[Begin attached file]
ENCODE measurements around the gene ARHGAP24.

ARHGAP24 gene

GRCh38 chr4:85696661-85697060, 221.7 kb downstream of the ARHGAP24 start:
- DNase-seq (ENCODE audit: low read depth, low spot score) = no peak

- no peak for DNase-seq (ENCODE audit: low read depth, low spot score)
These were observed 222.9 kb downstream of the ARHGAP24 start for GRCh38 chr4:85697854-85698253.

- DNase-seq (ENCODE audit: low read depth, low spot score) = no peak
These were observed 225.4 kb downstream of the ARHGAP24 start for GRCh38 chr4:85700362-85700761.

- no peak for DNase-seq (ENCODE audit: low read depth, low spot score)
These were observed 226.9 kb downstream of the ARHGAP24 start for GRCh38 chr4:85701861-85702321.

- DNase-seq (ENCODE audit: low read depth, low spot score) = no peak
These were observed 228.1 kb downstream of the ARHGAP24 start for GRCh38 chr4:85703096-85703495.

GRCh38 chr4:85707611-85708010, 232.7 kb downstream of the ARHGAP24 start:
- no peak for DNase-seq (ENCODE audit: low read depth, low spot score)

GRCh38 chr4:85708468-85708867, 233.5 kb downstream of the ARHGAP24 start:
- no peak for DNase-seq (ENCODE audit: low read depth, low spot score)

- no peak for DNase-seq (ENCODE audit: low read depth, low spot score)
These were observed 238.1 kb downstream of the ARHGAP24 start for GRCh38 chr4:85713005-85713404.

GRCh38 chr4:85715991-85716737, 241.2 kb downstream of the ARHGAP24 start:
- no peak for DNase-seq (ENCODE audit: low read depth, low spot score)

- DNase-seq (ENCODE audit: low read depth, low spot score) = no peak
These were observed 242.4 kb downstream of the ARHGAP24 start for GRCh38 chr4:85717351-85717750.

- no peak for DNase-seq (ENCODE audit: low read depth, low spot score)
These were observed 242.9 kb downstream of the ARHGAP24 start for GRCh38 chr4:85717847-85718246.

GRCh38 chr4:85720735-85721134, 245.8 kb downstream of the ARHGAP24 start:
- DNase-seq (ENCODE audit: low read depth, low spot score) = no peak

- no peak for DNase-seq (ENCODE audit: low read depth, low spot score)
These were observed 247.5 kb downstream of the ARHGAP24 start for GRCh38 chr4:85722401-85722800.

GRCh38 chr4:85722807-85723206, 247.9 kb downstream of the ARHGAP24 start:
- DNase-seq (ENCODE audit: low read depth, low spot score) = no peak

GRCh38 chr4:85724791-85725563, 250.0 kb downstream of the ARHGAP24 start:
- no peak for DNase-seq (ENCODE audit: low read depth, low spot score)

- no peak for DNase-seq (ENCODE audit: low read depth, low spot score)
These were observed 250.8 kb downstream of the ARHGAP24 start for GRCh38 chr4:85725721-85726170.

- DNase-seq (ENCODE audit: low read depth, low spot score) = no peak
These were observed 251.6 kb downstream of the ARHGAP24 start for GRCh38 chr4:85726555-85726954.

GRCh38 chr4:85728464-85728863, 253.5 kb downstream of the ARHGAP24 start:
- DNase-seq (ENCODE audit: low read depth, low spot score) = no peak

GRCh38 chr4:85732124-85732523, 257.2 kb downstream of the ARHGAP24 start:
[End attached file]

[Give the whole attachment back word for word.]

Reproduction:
ENCODE measurements around the gene ARHGAP24.

ARHGAP24 gene

GRCh38 chr4:85696661-85697060, 221.7 kb downstream of the ARHGAP24 start:
- DNase-seq (ENCODE audit: low read depth, low spot score) = no peak

- no peak for DNase-seq (ENCODE audit: low read depth, low spot score)
These were observed 222.9 kb downstream of the ARHGAP24 start for GRCh38 chr4:85697854-85698253.

- DNase-seq (ENCODE audit: low read depth, low spot score) = no peak
These were observed 225.4 kb downstream of the ARHGAP24 start for GRCh38 chr4:85700362-85700761.

- no peak for DNase-seq (ENCODE audit: low read depth, low spot score)
These were observed 226.9 kb downstream of the ARHGAP24 start for GRCh38 chr4:85701861-85702321.

- DNase-seq (ENCODE audit: low read depth, low spot score) = no peak
These were observed 228.1 kb downstream of the ARHGAP24 start for GRCh38 chr4:85703096-85703495.

GRCh38 chr4:85707611-85708010, 232.7 kb downstream of the ARHGAP24 start:
- no peak for DNase-seq (ENCODE audit: low read depth, low spot score)

GRCh38 chr4:85708468-85708867, 233.5 kb downstream of the ARHGAP24 start:
- no peak for DNase-seq (ENCODE audit: low read depth, low spot score)

- no peak for DNase-seq (ENCODE audit: low read depth, low spot score)
These were observed 238.1 kb downstream of the ARHGAP24 start for GRCh38 chr4:85713005-85713404.

GRCh38 chr4:85715991-85716737, 241.2 kb downstream of the ARHGAP24 start:
- no peak for DNase-seq (ENCODE audit: low read depth, low spot score)

- DNase-seq (ENCODE audit: low read depth, low spot score) = no peak
These were observed 242.4 kb downstream of the ARHGAP24 start for GRCh38 chr4:85717351-85717750.

- no peak for DNase-seq (ENCODE audit: low read depth, low spot score)
These were observed 242.9 kb downstream of the ARHGAP24 start for GRCh38 chr4:85717847-85718246.

GRCh38 chr4:85720735-85721134, 245.8 kb downstream of the ARHGAP24 start:
- DNase-seq (ENCODE audit: low read depth, low spot score) = no peak

- no peak for DNase-seq (ENCODE audit: low read depth, low spot score)
These were observed 247.5 kb downstream of the ARHGAP24 start for GRCh38 chr4:85722401-85722800.

GRCh38 chr4:85722807-85723206, 247.9 kb downstream of the ARHGAP24 start:
- DNase-seq (ENCODE audit: low read depth, low spot score) = no peak

GRCh38 chr4:85724791-85725563, 250.0 kb downstream of the ARHGAP24 start:
- no peak for DNase-seq (ENCODE audit: low read depth, low spot score)

- no peak for DNase-seq (ENCODE audit: low read depth, low spot score)
These were observed 250.8 kb downstream of the ARHGAP24 start for GRCh38 chr4:85725721-85726170.

- DNase-seq (ENCODE audit: low read depth, low spot score) = no peak
These were observed 251.6 kb downstream of the ARHGAP24 start for GRCh38 chr4:85726555-85726954.

GRCh38 chr4:85728464-85728863, 253.5 kb downstream of the ARHGAP24 start:
- DNase-seq (ENCODE audit: low read depth, low spot score) = no peak

GRCh38 chr4:85732124-85732523, 257.2 kb downstream of the ARHGAP24 start: